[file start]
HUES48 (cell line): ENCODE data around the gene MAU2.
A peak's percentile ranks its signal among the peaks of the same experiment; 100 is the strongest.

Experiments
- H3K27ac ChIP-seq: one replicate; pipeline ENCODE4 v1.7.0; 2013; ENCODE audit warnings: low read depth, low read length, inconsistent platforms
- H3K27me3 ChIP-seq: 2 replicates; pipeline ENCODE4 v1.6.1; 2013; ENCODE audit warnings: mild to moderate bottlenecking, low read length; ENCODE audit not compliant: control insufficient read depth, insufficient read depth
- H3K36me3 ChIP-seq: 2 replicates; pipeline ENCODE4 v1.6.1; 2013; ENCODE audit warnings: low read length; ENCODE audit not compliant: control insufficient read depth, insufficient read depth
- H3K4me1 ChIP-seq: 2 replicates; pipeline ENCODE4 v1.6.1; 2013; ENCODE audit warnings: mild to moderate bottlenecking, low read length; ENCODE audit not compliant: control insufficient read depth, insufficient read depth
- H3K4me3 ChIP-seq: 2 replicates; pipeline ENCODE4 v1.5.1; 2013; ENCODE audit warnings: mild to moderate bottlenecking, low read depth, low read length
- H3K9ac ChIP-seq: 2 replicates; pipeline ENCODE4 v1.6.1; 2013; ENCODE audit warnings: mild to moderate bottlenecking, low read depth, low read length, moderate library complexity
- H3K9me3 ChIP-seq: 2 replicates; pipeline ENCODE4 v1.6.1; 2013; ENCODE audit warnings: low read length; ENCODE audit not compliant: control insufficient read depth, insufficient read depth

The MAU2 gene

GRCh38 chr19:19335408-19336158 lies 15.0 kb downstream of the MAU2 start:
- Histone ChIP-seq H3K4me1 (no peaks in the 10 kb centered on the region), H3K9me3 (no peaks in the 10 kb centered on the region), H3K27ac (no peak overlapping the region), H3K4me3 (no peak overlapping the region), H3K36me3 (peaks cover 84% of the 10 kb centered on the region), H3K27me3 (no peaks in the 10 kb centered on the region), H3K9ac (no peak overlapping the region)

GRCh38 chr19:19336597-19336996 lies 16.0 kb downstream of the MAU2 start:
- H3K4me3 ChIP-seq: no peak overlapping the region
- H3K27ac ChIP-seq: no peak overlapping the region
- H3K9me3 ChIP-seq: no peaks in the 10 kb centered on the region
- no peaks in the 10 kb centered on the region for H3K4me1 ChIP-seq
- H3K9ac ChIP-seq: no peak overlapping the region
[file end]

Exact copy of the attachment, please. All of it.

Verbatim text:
HUES48 (cell line): ENCODE data around the gene MAU2.
A peak's percentile ranks its signal among the peaks of the same experiment; 100 is the strongest.

Experiments
- H3K27ac ChIP-seq: one replicate; pipeline ENCODE4 v1.7.0; 2013; ENCODE audit warnings: low read depth, low read length, inconsistent platforms
- H3K27me3 ChIP-seq: 2 replicates; pipeline ENCODE4 v1.6.1; 2013; ENCODE audit warnings: mild to moderate bottlenecking, low read length; ENCODE audit not compliant: control insufficient read depth, insufficient read depth
- H3K36me3 ChIP-seq: 2 replicates; pipeline ENCODE4 v1.6.1; 2013; ENCODE audit warnings: low read length; ENCODE audit not compliant: control insufficient read depth, insufficient read depth
- H3K4me1 ChIP-seq: 2 replicates; pipeline ENCODE4 v1.6.1; 2013; ENCODE audit warnings: mild to moderate bottlenecking, low read length; ENCODE audit not compliant: control insufficient read depth, insufficient read depth
- H3K4me3 ChIP-seq: 2 replicates; pipeline ENCODE4 v1.5.1; 2013; ENCODE audit warnings: mild to moderate bottlenecking, low read depth, low read length
- H3K9ac ChIP-seq: 2 replicates; pipeline ENCODE4 v1.6.1; 2013; ENCODE audit warnings: mild to moderate bottlenecking, low read depth, low read length, moderate library complexity
- H3K9me3 ChIP-seq: 2 replicates; pipeline ENCODE4 v1.6.1; 2013; ENCODE audit warnings: low read length; ENCODE audit not compliant: control insufficient read depth, insufficient read depth

The MAU2 gene

GRCh38 chr19:19335408-19336158 lies 15.0 kb downstream of the MAU2 start:
- Histone ChIP-seq H3K4me1 (no peaks in the 10 kb centered on the region), H3K9me3 (no peaks in the 10 kb centered on the region), H3K27ac (no peak overlapping the region), H3K4me3 (no peak overlapping the region), H3K36me3 (peaks cover 84% of the 10 kb centered on the region), H3K27me3 (no peaks in the 10 kb centered on the region), H3K9ac (no peak overlapping the region)

GRCh38 chr19:19336597-19336996 lies 16.0 kb downstream of the MAU2 start:
- H3K4me3 ChIP-seq: no peak overlapping the region
- H3K27ac ChIP-seq: no peak overlapping the region
- H3K9me3 ChIP-seq: no peaks in the 10 kb centered on the region
- no peaks in the 10 kb centered on the region for H3K4me1 ChIP-seq
- H3K9ac ChIP-seq: no peak overlapping the region